Statistical analysis was performed with the SPSS software package (SPSS Inc, Chicago, IL). An independent sample t test was used to determine differences in union time between fracture with the MIPO technique and with the ORIF technique and between open and closed fractures. A p value of 0.05 or less was considered significant.
Results
All fractures healed without the need for a second operative procedure. The average time to union for all fractures was 14 weeks (range, 10–20 weeks). The average healing time was 13 weeks (range, 10–18 weeks) for fractures using the MIPO technique and 15.6 weeks (range, 10–20 weeks; p = 0.0045) for fractures using the ORIF technique. Closed fractures healed on average in 13 weeks (range, 10–20 weeks) and open fractures in 15.8 weeks (range, 14–20 weeks; p = 0.013).
The final ranges of motion averaged 17° (range, 0°−30°) ankle dorsiflexion and 34° (range, 20°−46°) ankle plantar flexion. No fractures were malaligned on the postoperative radiographs. All fractures healed within acceptable limits of alignment (less than 5° varus, less than 10° valgus, less than 10° procurvatum/recurvatum).
There were 10 postoperative complications. Six patients (19%) reported occasional local disturbance over the medial malleolus. Four patients (12.5%) had the implant removed partially or completely. At latest followup, no other patients desired implant removal. Two superficial infections occurred in the immediate postoperative period in fractures in which the ORIF technique was used, one in an open fracture and another in a closed fracture. All of the infections resolved with a course of antibiotics for 10 days. No deep infection was noted in any of the 32 patients. The overall rate of infection was 6.7% (two of 32). Two patients had evidence of delayed wound healing. One patient with an AO Type C closed fracture had delayed wound healing of the fibular incision, which resolved with local wound care. Another patient, whose distal tibia fracture was treated with the ORIF technique, had delayed wound healing of the anterior incision which needed wound débridement and a fasciocutaneous rotation flap to cover the wound. All other soft tissue wounds healed uneventfully. There were no plate fractures. There was also no evidence of loss of fixation of any polyaxial screw.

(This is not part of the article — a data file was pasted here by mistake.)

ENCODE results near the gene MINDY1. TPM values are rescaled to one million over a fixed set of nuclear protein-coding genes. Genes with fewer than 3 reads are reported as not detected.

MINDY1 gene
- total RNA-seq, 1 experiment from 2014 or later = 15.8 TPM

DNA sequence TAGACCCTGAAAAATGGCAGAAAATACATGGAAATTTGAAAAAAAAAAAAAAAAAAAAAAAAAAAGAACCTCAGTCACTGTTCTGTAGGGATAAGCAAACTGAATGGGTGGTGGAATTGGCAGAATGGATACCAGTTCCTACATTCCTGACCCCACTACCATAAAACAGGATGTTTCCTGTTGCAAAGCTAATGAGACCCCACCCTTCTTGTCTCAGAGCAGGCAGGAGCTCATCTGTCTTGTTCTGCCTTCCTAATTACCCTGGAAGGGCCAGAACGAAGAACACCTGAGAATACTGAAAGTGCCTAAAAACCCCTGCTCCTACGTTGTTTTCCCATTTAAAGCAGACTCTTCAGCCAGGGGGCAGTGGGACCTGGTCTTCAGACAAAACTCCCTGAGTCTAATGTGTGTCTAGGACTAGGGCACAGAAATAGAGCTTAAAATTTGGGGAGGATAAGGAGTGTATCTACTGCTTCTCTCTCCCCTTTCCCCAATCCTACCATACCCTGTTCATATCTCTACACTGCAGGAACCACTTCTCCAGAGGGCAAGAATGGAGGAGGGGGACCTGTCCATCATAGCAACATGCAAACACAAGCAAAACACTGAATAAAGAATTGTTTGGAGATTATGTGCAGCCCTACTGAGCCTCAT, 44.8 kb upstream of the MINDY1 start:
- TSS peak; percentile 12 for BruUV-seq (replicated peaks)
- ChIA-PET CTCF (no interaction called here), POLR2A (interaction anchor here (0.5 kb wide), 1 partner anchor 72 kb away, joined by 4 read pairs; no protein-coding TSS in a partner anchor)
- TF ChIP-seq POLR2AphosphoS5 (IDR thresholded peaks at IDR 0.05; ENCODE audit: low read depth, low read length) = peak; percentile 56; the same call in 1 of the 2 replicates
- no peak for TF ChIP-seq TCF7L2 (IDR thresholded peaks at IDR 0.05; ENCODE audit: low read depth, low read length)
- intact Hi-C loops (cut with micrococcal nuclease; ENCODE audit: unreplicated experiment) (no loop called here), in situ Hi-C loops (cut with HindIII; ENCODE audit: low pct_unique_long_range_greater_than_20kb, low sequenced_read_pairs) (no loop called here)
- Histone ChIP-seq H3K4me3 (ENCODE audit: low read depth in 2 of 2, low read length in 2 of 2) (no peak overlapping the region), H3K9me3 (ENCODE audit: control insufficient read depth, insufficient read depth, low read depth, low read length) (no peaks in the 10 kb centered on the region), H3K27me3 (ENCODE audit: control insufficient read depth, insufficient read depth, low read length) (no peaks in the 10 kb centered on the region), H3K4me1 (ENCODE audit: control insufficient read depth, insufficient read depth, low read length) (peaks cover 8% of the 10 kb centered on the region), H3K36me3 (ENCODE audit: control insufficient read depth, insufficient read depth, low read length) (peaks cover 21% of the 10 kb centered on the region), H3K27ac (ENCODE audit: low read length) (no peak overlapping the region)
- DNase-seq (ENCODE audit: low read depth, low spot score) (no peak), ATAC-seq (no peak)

Using the AOFAS ankle-hindfoot scale, the average functional score was 87.3 points (range, 72–98 points). The patient with the lowest score was a patient with polytrauma with an ipsilateral limb fracture and nerve lesion.
Discussion
Currently, locking plate osteosynthesis has become widely accepted for treatment of periarticular fractures [1, 3, 9, 14, 16, 17, 24, 27]. For relatively smaller distal tibia fracture fragments, especially with an average distance of 11 mm from the distal extent of the fracture to the tibial plafond in the current series, a monoaxial locking plate with fixed-trajectory locking screws sometimes may not provide anticipated fixation for the distal fragment [13, 20]. However, a polyaxial locking plate system with the ability to adjust locking screw trajectories can disperse multidirectional locking screws in the end segment and provide a larger volume for fixation to maximize periarticular fragment fixation, thus providing better pullout strength and angular stability around the small distal fragment in comparison to a monoaxial locking plate system with inappropriate alignment [20]. Moreover, the anterior and distal parts of the Numelock II® polyaxial locking plate offer additional ability to control certain anterior or posterior bone fragments and some coronal plane fractures (Fig. 3). This may be particularly difficult in the fixation of some coronal plane fractures for a monoaxial locking system needing other adjunctive implants such as cannulated screws, which in turn may become obstacles to the insertion of screws at a predetermined angle. Thus, polyaxial locking plate osteosynthesis seems to be a logical option for these injuries.
Fig. 3A G
Fig. 3A–G
A 54-year-old man sustained an open displaced distal tibia fracture (Orthopaedic Trauma Association 43-C1) in a motor vehicle accident. Preoperative (A) anteroposterior and (B) lateral radiographs and (C) computed tomography scan show a relatively small (more ...)
Our study had several limitations such as the retrospective nature, small sample size, and lack of control group making it difficult to draw a definitive conclusion. More than half of the fractures in the current series were simple types; thus, more complications may have occurred if more complicated fractures had been included. In addition, one possible concern with a polyaxial locking plate is the implant cost. The high cost of the polyaxial locking system will hinder its widespread acceptance. However, in some selected patients with very short fracture segments, the new technology may offer substantial potential benefits, including increased stability of segment fixation, decreased need for adjunctive implants, and improved early functional recovery. Additionally, the followup was relatively short and 14 of the 32 patients had fractures with articular involvement. Therefore, although union could be documented in all patients, a longer followup period would help quantify to what extent, if any, posttraumatic arthritis develops. A strength of our study is the data analyzed pertain to a specific type of injury with relatively smaller distal tibia fracture fragments.